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Rising number of farmer suicides in rural IndiaPalagummi Sainath. (Photo: Catherine Schuknecht.)

Rising number of farmer suicides in rural India

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Indian journalist Palagummi Sainath warns that corporations have hijacked the agricultural sector in India, with dire consequences for household farmers.

UCLA International Institute, November 5, 2014 — The drive towards corporate farming in rural India has resulted in the “predatory commercialization of the countryside,” said Palagummi Sainath at a recent talk organized by UCLA’s Center for India and South Asia and the departments of history and communication studies. 

Sainath is one of India's most distinguished journalists: winner of the Ramon Magsaysay Award and Amnesty International’s Global Rights Journalism Prize. For three decades, he has been reporting on growing inequality in rural India and advocating on behalf of Indian family farmers.

Growing inequality

“On the one hand,” remarked Sainath, “you have a country that ranks fourth, sometimes fifth, in the lists of dollar billionaires. On the other hand, [India] ranks 135th in the United Nations Human Development Index [HDI].” (HDI is a measure of a country’s average life expectancy, education level and standard of living.)

Much of the growing discrepancy between the rich and poor in India, he argued, can be traced to the arrival of neoliberalism in the country in the 1990s.

“Neoliberalism is. . . like McDonalds,” explained Sainath, “it tastes the same everywhere, but the impact is very different according to the class and vulnerability of the people it affects.” In India, he claimed it had initiated a rapid transfer of the nation’s wealth out of the hands of the poor and into the hands of the very rich.

According to a recent Forbes report, the 100 richest Indians are all dollar billionaires, with a combined wealth of $346 billion. That is, out of India’s population of 1.25 billion, 100 individuals control about 10 percent of the country’s gross domestic product.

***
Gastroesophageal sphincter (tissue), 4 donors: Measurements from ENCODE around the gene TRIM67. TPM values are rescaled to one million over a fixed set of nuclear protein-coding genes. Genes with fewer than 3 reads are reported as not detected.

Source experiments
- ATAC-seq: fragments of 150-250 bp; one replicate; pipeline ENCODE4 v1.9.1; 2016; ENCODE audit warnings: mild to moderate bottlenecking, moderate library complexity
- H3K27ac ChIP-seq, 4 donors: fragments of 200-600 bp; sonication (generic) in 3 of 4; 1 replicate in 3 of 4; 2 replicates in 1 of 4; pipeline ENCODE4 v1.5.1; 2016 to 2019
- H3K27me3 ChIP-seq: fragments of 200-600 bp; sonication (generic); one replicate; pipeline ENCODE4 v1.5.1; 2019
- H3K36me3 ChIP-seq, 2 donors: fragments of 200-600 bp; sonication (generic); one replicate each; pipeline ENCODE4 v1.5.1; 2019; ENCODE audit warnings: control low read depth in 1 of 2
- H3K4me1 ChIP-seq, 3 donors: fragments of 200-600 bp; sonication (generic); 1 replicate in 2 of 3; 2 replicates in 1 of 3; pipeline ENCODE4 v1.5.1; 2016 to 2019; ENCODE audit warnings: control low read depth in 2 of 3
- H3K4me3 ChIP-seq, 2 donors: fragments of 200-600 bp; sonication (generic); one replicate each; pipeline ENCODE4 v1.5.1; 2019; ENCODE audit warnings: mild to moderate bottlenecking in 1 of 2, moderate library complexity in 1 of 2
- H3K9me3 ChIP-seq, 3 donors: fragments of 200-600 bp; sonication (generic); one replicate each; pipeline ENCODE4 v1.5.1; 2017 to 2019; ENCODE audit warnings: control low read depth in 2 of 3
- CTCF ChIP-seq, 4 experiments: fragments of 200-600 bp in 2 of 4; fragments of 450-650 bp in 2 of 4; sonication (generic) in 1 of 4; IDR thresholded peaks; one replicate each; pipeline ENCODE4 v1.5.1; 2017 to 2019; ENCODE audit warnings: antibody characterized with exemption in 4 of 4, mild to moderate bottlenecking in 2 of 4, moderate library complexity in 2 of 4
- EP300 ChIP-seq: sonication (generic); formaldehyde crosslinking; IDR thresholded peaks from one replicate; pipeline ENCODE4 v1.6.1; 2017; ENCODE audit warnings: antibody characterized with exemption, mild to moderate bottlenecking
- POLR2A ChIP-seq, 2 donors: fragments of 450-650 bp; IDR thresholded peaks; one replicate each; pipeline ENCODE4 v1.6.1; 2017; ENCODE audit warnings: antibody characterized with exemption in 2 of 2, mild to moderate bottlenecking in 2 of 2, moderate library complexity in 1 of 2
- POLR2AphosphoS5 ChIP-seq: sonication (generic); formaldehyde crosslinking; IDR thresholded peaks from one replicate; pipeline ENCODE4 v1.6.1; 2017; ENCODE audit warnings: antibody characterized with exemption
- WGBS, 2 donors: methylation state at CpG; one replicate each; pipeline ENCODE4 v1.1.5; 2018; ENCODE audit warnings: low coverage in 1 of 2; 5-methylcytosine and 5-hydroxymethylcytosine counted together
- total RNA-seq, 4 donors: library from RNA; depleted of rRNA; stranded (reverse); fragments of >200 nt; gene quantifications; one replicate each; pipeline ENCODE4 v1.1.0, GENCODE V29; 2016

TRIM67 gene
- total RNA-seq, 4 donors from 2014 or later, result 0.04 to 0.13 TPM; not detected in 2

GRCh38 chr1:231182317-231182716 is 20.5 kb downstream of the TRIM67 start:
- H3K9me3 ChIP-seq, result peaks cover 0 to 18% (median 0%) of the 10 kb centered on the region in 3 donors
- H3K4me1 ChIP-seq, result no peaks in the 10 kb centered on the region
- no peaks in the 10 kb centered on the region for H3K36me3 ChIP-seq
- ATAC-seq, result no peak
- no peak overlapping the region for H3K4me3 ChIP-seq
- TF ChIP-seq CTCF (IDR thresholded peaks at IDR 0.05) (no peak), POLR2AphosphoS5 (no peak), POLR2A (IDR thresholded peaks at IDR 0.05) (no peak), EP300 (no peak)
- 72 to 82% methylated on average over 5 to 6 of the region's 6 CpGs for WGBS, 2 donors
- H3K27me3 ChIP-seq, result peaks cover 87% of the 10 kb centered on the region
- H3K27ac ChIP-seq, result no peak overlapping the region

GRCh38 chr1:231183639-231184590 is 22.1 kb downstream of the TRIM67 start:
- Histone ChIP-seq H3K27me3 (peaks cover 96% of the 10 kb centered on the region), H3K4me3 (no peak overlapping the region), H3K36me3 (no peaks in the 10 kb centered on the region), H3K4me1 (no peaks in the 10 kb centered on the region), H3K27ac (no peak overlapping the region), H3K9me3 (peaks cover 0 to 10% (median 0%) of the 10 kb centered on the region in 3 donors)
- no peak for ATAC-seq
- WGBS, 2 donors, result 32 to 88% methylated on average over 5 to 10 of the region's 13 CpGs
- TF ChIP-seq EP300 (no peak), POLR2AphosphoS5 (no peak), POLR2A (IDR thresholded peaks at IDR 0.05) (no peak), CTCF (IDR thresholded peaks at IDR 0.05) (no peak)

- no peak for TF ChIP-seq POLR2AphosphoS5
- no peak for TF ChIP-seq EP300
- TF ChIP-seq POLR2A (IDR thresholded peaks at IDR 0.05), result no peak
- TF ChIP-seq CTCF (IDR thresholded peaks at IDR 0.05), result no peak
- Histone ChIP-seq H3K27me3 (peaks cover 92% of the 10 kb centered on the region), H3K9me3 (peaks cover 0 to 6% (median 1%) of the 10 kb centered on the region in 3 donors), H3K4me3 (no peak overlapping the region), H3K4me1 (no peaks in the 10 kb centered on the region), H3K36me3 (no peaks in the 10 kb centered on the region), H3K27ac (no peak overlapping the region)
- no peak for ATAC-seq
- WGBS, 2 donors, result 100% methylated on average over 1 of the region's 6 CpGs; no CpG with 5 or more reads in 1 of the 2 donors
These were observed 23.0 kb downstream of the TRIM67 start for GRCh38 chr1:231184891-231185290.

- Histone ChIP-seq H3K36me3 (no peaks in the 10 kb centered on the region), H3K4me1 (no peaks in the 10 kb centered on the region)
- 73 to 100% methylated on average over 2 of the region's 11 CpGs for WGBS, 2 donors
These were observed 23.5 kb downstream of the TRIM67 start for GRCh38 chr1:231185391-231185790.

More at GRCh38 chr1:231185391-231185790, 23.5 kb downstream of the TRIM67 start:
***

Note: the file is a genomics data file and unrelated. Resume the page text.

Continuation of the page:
Rising number of farmer suicides

Throughout his career, Sainath has traveled to the homes of families who have lost a loved one to debt-related suicide. Between 1995 and 2013, a total of 300,000 farmers in rural India committed suicide.

“[E]very suicide has a multiplicity of causes,” said Sainath, “but, when you have 300,000 . . . in the same occupation within a compressed period of time, then you want to start looking for. . . the common factors.”

The journalist identified indebtedness as the “central driving factor behind the suicides,” noting that agricultural costs had increased greatly following the implementation of neoliberal agricultural policies.

During visits to the cotton-growing Vidarbha region of the Indian state of Maharashtra, Sainath noticed that many farmers who committed suicide there left suicide notes. These notes were addressed not to family or loved ones, but to India’s finance minister and prime minister, begging them to revise their policies.

Economists Arvind Panagariya and Jagdish Bhagwati have argued that 300,000 suicides is a small number, considering the size of India’s farming base — which they estimate at 53 percent of the country’s total population. Sainath refuted this claim, saying that suicide rates are increasing within a shrinking population of farmers.

When looking at the main “worker cultivator” category of the 2011 census data, he argued, farmers make up only 7.8 percent of India’s population. Furthermore, India has 15 million fewer farmers today than in 1991.

The rise of corporate power in agriculture

Over the past two decades, India has undergone what he called a “corporate hijacking” of Indian agriculture. Apart from land ownership and the act of daily cultivation, “every other sector of agriculture is. . . dominated by corporations,” he said.